1. Jess Post author

      Hi Debbie,

      Thank you for reading and sharing your information about carrageenan.

      I know that I have an intolerance to carrageenan and I felt compelled to write about it after interacting with dozens of other celiacs on the internet forums who also have problems after consuming this substance. In many of us, carrageenan produces symptoms similar to those of gluten cross-contamination (abdominal pain, diarrhea, bloating, and then widespread inflammation a day or two later). While I am not convinced that carrageenan is harmful for the general population, I believe that those of us with Celiac Disease need to be careful, especially as we likely consume more carrageenan than the general population does (as it is being used with increased frequency in GF foods).

      I was able to find the article which you shared. It appears to be a response to a post called “What is Carrageenan?” on the wisegeek.org site (that is, unless the responder that I found had cut and pasted it from somewhere else!) Interestingly enough, I did look back through the pubmed.gov database and found a study which was paid for by Nestle in 2008, showing that up to 8% of food grade carrageenan is of low molecular weight. This is much higher than the 1% claimed by the author of your post. I am not sure where he or she got the 1% from, unless it was older data than the Nestle study.

      There have been several recent studies showing that up to 40 to 50% of celiacs have incomplete bowel healing on repeat biopsy, despite being on the GF diet. This, coupled with the new information Dr. Fasano has recently shared about zonulin and the role of the “leaky gut” in autoimmune disease, has led me to refuse to take any chances with a food additive that may play a role in intestinal inflammation. Again, I am not trying to say that carrageenan should be avoided by everyone. However, I am concerned that it may not be as safe for Celiacs as it has been billed to be. Although wheat gluten is “safe” for most, as we know, for Celiacs it is damaging and must be avoided at all costs!

      I do appreciate your feedback and found the FDA response to Dr. Tobacman to be interesting. Thank you!

      Jess

      1. Bill

        I started making smoothies for my wife and I a couple of weeks ago. I don’t know why I did not put two and two together, but I added coconut milk to our smoothies and my wife started to complain that something was wrong. She started to feel nauseated when she drank the smoothie. She then started asking to omit things from her smoothie, but then she said nothing is working and said to quit making them as she was feeling to nauseated every time she would consume one. At the same time I was getting bad lower stomach cramps that I started living with. I thought it was the yogurt as I would also started feeling sick with eating cheese. I then started taking probiotics and taking two enzymes when I drank the smoothing hoping to counteract what I thought I was developing lactose intolerance. Well a few days ago I had a very bad night with severe cramps and several trips to the bath room. I then thought I had to get rid of milk products for good. Well thank God that I started searching the internet and somehow stumbled across the word Carrageenan and started finding out the symptoms of being allergic to this additive, well I went into the kitchen and read the ingredients on my coconut milk and there it was. I then went looking the next day for coconut milk without this and could not find it so I chose 365 Almond milk without. The good news is my wife is no longer nauseated and likes her smoothies once again. It took about three days and I also feel a lot better. I am sure glad not to be lactose intolerant, but I really feel that warning labels on foods that has this ingredient should be mandated. There seems to be an a lot of people who cannot tolerate this carrageenan ingredient and like my wife and myself have no idea.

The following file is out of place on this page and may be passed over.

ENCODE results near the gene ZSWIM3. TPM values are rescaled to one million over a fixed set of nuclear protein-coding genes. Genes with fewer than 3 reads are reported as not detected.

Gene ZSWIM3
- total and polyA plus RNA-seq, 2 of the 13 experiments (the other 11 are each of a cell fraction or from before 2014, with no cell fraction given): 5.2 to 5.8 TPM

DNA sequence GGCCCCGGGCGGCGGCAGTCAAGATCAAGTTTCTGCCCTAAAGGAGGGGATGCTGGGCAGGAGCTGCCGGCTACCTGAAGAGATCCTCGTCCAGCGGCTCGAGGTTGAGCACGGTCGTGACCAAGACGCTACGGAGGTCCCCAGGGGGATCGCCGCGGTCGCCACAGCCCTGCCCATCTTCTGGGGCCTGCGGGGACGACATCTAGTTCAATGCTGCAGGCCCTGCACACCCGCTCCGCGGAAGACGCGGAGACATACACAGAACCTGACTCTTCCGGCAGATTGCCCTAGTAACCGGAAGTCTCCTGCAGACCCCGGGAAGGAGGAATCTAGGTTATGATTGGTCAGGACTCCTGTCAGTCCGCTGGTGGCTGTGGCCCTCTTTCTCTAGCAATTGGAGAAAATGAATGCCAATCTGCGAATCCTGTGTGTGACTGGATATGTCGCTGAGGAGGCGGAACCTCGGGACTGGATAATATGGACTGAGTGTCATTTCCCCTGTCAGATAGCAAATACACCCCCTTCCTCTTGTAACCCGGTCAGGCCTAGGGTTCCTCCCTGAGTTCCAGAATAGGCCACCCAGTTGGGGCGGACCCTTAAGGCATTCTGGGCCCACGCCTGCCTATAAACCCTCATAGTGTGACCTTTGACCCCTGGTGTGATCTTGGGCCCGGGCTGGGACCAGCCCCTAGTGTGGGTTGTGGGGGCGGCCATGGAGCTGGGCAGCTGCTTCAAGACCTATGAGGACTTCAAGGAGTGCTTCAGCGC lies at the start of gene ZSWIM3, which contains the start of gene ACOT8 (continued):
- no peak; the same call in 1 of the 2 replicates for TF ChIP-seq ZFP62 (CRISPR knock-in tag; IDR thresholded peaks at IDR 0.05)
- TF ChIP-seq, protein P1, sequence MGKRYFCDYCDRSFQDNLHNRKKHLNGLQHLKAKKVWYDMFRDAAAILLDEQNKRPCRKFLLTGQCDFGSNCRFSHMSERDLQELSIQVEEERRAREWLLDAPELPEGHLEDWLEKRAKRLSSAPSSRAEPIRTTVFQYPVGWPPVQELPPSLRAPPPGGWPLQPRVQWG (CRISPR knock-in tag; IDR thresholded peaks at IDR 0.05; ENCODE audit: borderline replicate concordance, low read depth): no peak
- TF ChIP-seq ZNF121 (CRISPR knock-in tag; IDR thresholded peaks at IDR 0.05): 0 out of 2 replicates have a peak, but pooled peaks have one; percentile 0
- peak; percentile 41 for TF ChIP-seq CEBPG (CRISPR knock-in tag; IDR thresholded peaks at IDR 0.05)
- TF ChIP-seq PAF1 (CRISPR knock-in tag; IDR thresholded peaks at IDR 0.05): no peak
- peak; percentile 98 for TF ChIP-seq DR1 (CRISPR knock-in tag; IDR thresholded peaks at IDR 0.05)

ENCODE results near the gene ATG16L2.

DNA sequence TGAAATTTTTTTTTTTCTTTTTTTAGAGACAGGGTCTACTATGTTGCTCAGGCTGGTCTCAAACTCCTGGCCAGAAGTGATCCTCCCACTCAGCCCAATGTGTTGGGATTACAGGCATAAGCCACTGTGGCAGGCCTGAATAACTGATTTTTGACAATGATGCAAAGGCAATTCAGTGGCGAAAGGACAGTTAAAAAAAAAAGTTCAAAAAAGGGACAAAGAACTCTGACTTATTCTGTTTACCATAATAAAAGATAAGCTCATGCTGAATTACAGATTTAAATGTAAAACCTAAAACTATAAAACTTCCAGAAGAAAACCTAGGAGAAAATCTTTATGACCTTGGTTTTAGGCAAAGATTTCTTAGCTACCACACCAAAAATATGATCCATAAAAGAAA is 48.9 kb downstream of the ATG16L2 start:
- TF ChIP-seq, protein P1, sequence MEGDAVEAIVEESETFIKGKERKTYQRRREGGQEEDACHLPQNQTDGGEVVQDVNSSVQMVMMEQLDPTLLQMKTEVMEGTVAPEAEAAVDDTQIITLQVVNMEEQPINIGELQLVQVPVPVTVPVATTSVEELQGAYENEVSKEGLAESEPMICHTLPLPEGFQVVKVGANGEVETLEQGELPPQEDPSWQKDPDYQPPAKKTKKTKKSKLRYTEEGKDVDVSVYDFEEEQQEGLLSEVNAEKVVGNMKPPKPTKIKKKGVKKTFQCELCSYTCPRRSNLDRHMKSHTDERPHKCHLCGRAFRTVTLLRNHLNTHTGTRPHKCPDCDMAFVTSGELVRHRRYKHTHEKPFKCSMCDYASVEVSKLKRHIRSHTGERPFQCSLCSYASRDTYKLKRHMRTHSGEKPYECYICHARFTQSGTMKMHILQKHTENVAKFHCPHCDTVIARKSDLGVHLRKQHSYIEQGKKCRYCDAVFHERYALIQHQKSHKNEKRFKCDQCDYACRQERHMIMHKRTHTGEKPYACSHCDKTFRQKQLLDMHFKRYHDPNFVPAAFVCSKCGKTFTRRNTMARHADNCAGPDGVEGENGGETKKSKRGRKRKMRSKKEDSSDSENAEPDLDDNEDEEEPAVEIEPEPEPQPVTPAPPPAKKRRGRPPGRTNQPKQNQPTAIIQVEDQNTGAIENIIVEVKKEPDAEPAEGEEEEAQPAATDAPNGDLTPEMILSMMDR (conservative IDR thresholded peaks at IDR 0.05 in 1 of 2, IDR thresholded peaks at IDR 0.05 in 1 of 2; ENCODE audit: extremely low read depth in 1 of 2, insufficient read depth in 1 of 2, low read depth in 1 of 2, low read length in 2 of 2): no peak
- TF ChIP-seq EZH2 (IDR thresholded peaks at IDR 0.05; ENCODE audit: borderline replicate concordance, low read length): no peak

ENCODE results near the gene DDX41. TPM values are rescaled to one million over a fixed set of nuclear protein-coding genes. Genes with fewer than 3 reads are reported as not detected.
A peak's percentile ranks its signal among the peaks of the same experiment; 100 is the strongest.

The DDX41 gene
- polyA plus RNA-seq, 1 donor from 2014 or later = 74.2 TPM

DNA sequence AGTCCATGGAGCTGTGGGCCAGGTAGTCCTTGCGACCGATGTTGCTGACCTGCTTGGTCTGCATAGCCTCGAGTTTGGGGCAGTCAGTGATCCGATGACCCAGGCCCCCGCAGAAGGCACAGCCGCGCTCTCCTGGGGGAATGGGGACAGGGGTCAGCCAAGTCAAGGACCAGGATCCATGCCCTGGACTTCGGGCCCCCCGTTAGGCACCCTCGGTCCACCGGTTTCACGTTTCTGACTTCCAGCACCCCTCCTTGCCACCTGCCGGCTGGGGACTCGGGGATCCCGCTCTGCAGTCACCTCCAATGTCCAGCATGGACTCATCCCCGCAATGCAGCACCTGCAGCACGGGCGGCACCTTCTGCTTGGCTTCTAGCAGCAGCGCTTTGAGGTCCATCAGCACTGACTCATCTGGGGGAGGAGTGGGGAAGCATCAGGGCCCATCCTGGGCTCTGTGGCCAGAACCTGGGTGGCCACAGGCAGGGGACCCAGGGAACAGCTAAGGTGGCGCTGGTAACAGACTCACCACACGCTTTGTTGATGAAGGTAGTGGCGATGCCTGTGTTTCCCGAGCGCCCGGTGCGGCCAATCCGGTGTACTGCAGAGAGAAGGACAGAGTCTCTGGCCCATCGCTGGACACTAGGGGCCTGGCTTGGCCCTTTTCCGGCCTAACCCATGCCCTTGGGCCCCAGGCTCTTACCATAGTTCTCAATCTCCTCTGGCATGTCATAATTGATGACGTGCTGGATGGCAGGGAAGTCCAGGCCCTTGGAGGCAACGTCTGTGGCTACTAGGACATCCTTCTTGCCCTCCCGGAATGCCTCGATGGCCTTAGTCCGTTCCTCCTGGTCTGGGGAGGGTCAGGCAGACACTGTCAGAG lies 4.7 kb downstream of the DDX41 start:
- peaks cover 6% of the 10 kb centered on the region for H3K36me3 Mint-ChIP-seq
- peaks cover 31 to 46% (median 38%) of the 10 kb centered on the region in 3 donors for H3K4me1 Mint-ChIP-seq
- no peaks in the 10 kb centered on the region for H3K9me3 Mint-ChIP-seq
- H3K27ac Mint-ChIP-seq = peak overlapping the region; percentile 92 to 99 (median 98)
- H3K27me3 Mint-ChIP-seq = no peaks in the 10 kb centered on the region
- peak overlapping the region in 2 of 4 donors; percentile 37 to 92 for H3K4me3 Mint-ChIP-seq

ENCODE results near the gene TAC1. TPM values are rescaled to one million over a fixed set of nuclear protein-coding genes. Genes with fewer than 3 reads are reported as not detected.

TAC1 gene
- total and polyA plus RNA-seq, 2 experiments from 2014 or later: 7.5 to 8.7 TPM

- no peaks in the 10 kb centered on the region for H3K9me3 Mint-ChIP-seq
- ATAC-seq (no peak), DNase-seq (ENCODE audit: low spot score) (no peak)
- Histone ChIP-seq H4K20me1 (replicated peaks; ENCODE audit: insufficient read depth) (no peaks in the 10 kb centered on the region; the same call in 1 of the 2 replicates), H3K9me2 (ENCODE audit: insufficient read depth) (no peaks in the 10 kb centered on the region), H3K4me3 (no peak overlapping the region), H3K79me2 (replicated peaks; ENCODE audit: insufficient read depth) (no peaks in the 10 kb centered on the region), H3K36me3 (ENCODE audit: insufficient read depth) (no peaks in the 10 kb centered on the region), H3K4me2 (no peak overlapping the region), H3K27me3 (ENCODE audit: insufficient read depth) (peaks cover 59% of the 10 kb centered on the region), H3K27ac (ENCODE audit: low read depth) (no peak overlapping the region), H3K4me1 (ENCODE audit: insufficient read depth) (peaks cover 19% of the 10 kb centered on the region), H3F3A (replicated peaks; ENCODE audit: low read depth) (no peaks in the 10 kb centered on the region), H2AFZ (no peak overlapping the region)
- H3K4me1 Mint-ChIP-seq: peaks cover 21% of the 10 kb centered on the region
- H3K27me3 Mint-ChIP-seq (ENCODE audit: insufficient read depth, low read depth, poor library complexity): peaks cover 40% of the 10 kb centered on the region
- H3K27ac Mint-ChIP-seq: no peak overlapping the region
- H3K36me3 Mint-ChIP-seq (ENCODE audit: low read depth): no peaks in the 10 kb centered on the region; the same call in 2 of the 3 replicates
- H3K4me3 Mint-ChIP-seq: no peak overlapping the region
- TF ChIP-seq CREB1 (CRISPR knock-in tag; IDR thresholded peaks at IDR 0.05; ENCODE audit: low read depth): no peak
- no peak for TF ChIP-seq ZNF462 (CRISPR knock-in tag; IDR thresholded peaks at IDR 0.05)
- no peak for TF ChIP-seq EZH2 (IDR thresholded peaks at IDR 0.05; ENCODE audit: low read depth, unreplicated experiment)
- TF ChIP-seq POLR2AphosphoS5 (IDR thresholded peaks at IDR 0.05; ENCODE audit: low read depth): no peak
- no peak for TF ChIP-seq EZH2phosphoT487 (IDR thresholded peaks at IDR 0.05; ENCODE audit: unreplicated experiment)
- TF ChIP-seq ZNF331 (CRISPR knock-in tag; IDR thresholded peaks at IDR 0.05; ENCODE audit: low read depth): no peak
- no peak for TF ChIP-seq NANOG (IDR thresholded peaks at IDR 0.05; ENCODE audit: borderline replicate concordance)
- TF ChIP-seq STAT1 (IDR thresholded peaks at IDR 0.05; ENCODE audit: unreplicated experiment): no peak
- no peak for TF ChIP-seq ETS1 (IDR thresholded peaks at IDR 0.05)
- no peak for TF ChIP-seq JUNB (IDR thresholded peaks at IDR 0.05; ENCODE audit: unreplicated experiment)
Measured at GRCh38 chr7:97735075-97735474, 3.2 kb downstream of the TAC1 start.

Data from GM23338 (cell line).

1. Jess Post author

          Hi Bill,
          I am so glad to hear that you and your wife figured out that carrageenan was making you ill. It took me a while to figure it out too.
          Interestingly enough, since I wrote this piece in January 2013, Stonyfield Farms (who I quote in the article as claiming that carrageenan is safe), has announced that they are going to remove carrageenan from all of its foods. Eden oragnic foods is removing it as well. I have a feeling that, with time, we will be seeing less and less of it in our food supply, thankfully!
          Thank you also for taking the time to post. I appreciate any feedback and am glad to learn that this was helpful for you. I think that the more of us with Celiac Disease who can communicate and share ideas, the better.
          All the best to you and your family!
          Jess

    2. Melissa

      Debbie Young likes to go all around the internet and post FAQ on carrageenan from Ingredients Solutions, the world’s largest supplier of carrageenan. In other words, these are the industry lobbying talking points, about as trustworthy as those from Monsuch-and-such and the other Big Agra megacorporations who play Frankenfood lincoln logs with my food supply. http://ingredientssolutions.com/so-much-for-the-myths-consider-the-facts-on-carrageenan-for-a-change/

      A good question for Debbie: Why do you care so much, i.e. WHO IS PAYING YOU?!

      1. Jess Post author

        Hi Melissa,
        Thank you. I did Google Debbie Young and I found her all over the place supporting carrageenan. I’ll let others know.
        Jess

  4. Sharon